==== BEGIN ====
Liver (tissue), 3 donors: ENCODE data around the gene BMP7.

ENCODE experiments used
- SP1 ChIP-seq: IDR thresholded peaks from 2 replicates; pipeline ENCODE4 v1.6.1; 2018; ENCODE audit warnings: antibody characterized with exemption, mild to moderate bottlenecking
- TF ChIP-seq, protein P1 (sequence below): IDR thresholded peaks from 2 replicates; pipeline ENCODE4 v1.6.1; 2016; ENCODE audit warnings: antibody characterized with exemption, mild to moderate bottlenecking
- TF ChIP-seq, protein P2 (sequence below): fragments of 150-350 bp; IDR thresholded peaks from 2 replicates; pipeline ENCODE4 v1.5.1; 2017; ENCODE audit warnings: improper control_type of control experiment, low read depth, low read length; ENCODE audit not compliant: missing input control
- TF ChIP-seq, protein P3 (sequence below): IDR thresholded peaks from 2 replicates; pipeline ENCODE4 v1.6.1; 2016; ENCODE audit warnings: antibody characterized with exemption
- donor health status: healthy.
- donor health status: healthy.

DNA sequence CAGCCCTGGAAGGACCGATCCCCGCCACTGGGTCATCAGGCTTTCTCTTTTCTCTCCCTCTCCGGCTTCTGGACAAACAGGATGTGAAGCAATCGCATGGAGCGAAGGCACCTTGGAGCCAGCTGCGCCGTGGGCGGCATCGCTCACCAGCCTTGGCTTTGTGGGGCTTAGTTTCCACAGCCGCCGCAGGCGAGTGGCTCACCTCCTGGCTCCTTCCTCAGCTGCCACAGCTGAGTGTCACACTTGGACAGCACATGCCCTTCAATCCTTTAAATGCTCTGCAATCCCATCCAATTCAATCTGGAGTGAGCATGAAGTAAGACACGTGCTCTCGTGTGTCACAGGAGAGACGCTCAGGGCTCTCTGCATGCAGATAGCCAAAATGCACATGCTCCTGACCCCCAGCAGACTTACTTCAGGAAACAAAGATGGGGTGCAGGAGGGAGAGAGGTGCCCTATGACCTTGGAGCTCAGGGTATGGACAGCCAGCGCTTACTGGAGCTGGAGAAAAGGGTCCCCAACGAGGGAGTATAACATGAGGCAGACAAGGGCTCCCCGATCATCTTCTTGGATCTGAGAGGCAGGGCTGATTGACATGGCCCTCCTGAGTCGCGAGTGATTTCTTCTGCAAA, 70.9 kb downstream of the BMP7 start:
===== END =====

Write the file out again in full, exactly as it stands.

Liver (tissue), 3 donors: ENCODE data around the gene BMP7.

ENCODE experiments used
- SP1 ChIP-seq: IDR thresholded peaks from 2 replicates; pipeline ENCODE4 v1.6.1; 2018; ENCODE audit warnings: antibody characterized with exemption, mild to moderate bottlenecking
- TF ChIP-seq, protein P1 (sequence below): IDR thresholded peaks from 2 replicates; pipeline ENCODE4 v1.6.1; 2016; ENCODE audit warnings: antibody characterized with exemption, mild to moderate bottlenecking
- TF ChIP-seq, protein P2 (sequence below): fragments of 150-350 bp; IDR thresholded peaks from 2 replicates; pipeline ENCODE4 v1.5.1; 2017; ENCODE audit warnings: improper control_type of control experiment, low read depth, low read length; ENCODE audit not compliant: missing input control
- TF ChIP-seq, protein P3 (sequence below): IDR thresholded peaks from 2 replicates; pipeline ENCODE4 v1.6.1; 2016; ENCODE audit warnings: antibody characterized with exemption
- donor health status: healthy.
- donor health status: healthy.

DNA sequence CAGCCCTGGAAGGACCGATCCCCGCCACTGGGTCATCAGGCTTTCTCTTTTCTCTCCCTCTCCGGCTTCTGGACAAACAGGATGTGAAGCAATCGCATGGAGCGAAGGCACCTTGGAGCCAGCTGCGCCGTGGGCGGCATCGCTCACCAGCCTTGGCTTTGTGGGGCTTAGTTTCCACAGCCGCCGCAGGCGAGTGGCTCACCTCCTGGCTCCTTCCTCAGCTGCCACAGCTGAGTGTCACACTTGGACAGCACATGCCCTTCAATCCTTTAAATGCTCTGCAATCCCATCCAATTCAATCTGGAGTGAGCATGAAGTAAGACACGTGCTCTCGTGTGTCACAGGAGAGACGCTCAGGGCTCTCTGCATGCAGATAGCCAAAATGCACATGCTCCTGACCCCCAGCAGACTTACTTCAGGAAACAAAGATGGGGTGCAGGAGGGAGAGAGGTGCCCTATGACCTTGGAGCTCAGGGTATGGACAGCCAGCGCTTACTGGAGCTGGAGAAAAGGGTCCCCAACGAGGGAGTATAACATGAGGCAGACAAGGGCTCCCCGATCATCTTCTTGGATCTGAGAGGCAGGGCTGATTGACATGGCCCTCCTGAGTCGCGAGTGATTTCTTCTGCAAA, 70.9 kb downstream of the BMP7 start: